Digitally engineering a combat vehicle
Team to virtually build, test, analyze Lynx Infantry Fighting Vehicle
Speed is king on today’s battlefield.
But speed to it is just as vital.
Raytheon Technologies is part of Team Lynx, an industry team led by American Rheinmetall Vehicles and working with the U.S. Army to digitally engineer the Optionally Manned Fighting Vehicle, or OMFV. They are using digital technologies like artificial intelligence and model-based systems engineering to deliver benefits across the board.
“Digital engineering allows us to validate designs with soldiers before bending any metal. We can move faster to deliver innovative ideas and designs, and partner better with our customer,” said Brad Barnard, director of OMFV at Raytheon Missiles & Defense, a Raytheon Technologies business.
A key design benefit: it allows them to make immediate changes rather than wait to manufacture components, and it ensures tech is compatible with the vehicle.
In July 2021, the Army awarded American Rheinmetall Vehicles a development contract for Phase 2 (digital design) of the OMFV program. Rheinmetall is working with Raytheon Technologies, L3Harris Technologies, Textron Systems and Allison Transmission on the new infantry fighting vehicle.
Rheinmetall’s Lynx KF41 Infantry Fighting Vehicle is the point of departure, or basis of their design, which will replace the Bradley fighting vehicle. Textron Systems is producing the chassis, and Allison Transmissions will build the transmission.
The industry team is engineering the vehicle to address threats on the current and future battlefields.
The new vehicle’s modular open architecture will also make it easy to upgrade and modify according to future needs. At fielding, it would give the Army an overwhelming advantage, a concept it calls “overmatch,” that could be maintained, said Mike Milner, a former Bradley scout leader and now the director of business development for American Rheinmetall Vehicles.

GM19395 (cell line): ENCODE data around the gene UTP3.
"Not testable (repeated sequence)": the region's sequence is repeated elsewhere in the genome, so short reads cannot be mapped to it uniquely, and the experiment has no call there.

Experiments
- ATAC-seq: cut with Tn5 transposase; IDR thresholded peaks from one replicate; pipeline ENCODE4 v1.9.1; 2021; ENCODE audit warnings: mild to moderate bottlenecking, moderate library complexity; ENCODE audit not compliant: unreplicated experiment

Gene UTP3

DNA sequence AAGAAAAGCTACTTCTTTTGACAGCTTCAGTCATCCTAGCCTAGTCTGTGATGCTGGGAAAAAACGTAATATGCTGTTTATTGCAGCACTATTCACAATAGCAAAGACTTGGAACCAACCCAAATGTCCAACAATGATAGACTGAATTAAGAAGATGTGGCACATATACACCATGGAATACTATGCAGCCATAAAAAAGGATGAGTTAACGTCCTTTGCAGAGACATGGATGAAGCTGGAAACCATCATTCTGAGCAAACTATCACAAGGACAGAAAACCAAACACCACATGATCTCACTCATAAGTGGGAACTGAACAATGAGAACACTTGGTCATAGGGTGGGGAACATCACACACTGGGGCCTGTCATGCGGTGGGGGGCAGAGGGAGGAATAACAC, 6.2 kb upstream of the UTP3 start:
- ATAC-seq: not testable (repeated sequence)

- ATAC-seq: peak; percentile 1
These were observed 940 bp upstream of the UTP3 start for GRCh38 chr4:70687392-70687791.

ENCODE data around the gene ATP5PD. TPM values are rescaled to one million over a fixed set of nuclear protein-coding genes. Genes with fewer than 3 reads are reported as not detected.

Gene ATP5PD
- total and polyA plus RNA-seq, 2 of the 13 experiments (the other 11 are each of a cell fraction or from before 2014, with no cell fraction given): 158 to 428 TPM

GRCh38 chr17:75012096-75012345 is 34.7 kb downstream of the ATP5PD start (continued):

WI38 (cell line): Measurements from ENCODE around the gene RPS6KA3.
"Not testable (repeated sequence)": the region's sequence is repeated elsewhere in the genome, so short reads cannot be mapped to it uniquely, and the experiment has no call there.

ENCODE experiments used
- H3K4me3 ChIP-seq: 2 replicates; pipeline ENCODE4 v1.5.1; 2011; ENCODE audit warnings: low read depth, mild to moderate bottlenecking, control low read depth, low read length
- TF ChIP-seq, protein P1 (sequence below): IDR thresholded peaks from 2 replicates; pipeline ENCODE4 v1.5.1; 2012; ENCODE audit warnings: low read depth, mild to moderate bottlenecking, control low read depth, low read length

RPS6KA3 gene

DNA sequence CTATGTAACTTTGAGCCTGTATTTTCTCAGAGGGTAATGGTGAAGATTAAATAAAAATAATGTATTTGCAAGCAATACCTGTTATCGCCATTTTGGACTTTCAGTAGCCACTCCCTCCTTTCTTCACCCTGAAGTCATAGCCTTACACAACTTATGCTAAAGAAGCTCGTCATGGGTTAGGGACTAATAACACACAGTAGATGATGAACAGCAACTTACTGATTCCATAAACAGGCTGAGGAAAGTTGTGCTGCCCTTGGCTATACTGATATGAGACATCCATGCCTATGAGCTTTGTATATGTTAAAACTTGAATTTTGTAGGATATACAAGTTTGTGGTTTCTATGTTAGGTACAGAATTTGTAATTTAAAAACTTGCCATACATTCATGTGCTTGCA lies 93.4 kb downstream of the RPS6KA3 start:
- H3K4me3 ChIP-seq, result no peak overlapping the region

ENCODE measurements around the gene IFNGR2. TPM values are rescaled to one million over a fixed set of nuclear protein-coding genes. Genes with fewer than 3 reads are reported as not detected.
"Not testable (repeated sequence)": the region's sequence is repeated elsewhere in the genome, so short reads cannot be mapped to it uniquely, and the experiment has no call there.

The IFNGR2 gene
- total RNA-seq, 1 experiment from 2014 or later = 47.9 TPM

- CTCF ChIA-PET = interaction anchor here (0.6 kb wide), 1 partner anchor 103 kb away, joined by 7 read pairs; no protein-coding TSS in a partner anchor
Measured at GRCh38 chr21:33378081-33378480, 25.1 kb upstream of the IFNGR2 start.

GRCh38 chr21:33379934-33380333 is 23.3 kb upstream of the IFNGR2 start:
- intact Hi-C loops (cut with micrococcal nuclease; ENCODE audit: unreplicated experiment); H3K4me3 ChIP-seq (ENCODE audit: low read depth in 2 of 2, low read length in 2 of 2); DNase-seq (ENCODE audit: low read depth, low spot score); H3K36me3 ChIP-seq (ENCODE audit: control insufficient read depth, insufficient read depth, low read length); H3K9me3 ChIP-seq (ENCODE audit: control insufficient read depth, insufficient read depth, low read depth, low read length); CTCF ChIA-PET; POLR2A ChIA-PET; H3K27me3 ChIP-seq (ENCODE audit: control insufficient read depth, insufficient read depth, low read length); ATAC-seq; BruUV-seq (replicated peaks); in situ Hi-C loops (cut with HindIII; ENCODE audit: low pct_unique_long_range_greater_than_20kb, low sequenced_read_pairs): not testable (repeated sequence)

Getting soldier feedback early in the prototype research and development process is an innovative method for modernization and helps validate groundbreaking technologies like the OMFV.
“Designing soldier touchpoints in a virtual setting allows us to look at a prototype from multiple angles,” Milner said.
A digitally-engineered Lynx will connect multiple points of model data into one database or single source of truth.
“This will give the customer an accurate depiction of the vehicle,” Barnard said. “Building a design in a virtual environment ultimately gives the soldier what they need to succeed on the battlefield.”
Team Lynx will incorporate soldier feedback and try it in a virtual testbed, then, if it works, make that part of the physical design.
“We have successfully applied digital engineering to augment extensive soldier touchpoints on other programs,” Barnard said. “Using the same approach in a fighting vehicle not only helps us build efficiently, it gives our soldiers an advantage.”
A virtual crew member
The new OMFV will have a crew of two, with an AI-powered virtual third crew member and the ability to use infantry squad members, when mounted. Automating systems reduces cognitive load on the crew and offers effectiveness with fewer soldiers, freeing up space.
“When we build in a virtual environment, we increase the soldier’s ability to defeat battlefield threats,” Milner said.
The concept design phase kicks off the OMFV program and continues through early 2023, laying the foundation for future development and production phases.
The Lynx will be made in the United States using advanced manufacturing capabilities. Phase 3 (detailed design) is expected to start in 2023, followed by Phase 4 (prototype build and test) and then government testing in early 2026.
The Army plans to field the OMFV in 2029.